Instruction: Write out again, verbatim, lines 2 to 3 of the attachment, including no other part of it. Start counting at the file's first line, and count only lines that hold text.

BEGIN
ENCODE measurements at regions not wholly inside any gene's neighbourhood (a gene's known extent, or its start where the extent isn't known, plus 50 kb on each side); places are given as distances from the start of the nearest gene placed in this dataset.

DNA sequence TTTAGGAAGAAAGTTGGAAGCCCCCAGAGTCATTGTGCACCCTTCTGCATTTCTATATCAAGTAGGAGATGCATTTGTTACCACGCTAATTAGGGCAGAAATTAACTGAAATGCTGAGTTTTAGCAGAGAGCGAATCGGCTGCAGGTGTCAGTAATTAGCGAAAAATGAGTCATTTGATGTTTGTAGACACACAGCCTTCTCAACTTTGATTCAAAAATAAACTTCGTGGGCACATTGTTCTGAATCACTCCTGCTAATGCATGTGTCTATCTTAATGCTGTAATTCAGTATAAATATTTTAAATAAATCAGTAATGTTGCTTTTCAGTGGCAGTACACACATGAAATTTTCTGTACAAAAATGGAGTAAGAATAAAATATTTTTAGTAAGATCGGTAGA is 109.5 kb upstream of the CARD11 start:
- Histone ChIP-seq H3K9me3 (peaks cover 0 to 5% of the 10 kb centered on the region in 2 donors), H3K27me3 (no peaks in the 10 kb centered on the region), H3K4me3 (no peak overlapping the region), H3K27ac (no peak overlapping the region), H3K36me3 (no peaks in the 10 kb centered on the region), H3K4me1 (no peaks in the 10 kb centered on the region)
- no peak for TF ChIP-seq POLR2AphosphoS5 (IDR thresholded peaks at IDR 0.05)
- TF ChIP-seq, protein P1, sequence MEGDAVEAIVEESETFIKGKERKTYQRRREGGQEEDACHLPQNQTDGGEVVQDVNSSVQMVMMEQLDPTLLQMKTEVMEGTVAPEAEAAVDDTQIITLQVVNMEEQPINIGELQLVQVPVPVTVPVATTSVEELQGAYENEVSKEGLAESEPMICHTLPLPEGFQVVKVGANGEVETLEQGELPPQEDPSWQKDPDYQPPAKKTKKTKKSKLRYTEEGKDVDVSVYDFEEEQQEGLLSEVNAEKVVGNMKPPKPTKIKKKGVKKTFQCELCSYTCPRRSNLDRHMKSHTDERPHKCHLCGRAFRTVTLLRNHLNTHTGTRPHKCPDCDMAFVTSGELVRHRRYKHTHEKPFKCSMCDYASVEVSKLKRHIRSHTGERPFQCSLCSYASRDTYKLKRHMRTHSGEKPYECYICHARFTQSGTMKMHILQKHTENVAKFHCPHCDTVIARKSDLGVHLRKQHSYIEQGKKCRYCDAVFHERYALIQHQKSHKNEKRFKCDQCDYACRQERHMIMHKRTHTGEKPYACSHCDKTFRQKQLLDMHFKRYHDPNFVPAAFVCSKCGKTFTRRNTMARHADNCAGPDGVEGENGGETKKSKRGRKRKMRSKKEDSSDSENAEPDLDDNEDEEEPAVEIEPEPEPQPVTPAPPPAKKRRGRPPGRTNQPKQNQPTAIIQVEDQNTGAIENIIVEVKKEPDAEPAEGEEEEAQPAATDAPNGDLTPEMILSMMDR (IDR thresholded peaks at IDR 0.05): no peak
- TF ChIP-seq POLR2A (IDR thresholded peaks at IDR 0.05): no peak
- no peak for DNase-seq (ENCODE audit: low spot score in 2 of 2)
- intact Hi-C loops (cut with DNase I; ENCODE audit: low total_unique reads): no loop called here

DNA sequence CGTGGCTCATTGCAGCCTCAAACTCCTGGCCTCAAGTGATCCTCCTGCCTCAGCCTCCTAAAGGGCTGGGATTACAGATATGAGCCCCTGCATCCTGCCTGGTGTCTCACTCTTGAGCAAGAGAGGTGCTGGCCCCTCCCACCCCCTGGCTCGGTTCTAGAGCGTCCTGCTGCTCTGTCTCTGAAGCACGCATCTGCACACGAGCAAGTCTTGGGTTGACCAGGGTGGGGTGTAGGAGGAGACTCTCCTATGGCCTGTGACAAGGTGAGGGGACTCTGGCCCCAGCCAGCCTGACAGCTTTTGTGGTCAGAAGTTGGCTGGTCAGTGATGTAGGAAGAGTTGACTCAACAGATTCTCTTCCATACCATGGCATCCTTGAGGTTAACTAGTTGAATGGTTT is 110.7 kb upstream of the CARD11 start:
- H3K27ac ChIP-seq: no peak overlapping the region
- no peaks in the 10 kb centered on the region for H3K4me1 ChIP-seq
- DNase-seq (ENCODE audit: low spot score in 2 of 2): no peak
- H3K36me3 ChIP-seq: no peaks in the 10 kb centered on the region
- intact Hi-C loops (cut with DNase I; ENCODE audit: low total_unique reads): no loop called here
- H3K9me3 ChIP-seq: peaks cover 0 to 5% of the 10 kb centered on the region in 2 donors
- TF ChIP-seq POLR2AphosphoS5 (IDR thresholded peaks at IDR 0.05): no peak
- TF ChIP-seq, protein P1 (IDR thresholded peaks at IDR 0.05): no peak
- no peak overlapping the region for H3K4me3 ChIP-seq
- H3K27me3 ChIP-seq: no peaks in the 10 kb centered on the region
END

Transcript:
DNA sequence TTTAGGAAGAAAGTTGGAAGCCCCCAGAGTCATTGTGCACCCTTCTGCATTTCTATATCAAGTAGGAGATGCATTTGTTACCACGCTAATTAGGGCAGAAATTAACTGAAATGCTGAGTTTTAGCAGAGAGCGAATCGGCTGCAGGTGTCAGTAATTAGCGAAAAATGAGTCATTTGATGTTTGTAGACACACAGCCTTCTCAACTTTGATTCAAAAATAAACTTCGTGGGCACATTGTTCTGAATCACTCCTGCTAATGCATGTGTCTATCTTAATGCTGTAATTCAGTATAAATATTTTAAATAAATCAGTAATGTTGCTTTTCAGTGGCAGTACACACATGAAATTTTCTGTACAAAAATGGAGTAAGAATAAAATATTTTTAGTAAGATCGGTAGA is 109.5 kb upstream of the CARD11 start:
- Histone ChIP-seq H3K9me3 (peaks cover 0 to 5% of the 10 kb centered on the region in 2 donors), H3K27me3 (no peaks in the 10 kb centered on the region), H3K4me3 (no peak overlapping the region), H3K27ac (no peak overlapping the region), H3K36me3 (no peaks in the 10 kb centered on the region), H3K4me1 (no peaks in the 10 kb centered on the region)